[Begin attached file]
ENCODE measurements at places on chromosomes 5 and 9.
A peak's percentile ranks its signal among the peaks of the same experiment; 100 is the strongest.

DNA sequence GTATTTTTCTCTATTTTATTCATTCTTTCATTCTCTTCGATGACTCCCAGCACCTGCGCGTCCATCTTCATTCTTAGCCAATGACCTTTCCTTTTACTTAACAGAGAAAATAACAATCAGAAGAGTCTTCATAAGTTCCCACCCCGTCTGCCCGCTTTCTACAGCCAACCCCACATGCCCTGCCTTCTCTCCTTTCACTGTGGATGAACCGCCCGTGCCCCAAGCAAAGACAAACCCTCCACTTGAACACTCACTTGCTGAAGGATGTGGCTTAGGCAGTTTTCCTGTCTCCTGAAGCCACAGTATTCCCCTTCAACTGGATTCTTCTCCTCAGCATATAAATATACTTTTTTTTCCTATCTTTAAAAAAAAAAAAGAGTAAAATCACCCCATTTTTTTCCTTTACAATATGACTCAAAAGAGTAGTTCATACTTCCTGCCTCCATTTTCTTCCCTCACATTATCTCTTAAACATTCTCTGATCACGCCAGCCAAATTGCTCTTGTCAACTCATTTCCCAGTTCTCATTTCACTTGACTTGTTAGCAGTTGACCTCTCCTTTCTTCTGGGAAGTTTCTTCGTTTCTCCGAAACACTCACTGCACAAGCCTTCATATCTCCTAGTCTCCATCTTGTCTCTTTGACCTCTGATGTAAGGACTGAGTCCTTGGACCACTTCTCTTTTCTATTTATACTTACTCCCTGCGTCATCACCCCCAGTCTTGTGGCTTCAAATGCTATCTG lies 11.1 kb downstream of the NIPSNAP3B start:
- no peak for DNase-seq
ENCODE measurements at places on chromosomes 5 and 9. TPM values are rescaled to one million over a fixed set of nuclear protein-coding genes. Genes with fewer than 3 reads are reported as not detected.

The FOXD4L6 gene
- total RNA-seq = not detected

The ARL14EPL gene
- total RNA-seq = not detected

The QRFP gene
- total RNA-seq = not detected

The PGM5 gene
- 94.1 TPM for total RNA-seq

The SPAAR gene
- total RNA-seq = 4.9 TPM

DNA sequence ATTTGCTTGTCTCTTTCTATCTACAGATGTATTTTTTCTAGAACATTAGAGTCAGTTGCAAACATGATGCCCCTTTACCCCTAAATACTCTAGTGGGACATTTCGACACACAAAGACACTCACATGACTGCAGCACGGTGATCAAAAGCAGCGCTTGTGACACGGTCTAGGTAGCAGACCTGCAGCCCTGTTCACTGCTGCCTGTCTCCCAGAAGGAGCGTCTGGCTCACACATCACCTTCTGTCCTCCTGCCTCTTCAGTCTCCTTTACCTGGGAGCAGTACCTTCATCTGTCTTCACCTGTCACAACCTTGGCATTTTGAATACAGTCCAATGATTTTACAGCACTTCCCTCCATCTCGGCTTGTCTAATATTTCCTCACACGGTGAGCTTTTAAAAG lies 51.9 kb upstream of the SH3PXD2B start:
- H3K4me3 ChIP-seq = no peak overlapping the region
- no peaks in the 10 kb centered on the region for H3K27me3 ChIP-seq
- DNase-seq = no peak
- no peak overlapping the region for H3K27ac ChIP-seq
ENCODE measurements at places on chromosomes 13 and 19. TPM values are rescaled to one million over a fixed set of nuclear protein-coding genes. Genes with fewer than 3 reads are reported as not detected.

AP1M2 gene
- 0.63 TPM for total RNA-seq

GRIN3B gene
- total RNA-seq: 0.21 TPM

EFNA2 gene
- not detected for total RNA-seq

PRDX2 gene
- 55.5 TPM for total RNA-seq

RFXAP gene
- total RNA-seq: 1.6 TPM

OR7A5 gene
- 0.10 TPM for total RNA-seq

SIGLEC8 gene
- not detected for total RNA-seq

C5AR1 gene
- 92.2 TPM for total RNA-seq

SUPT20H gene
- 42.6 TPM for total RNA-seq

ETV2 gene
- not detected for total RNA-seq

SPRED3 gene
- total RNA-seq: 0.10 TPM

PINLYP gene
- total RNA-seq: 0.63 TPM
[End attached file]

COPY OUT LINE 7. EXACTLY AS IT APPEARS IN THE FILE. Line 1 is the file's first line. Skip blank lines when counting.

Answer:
- total RNA-seq = not detected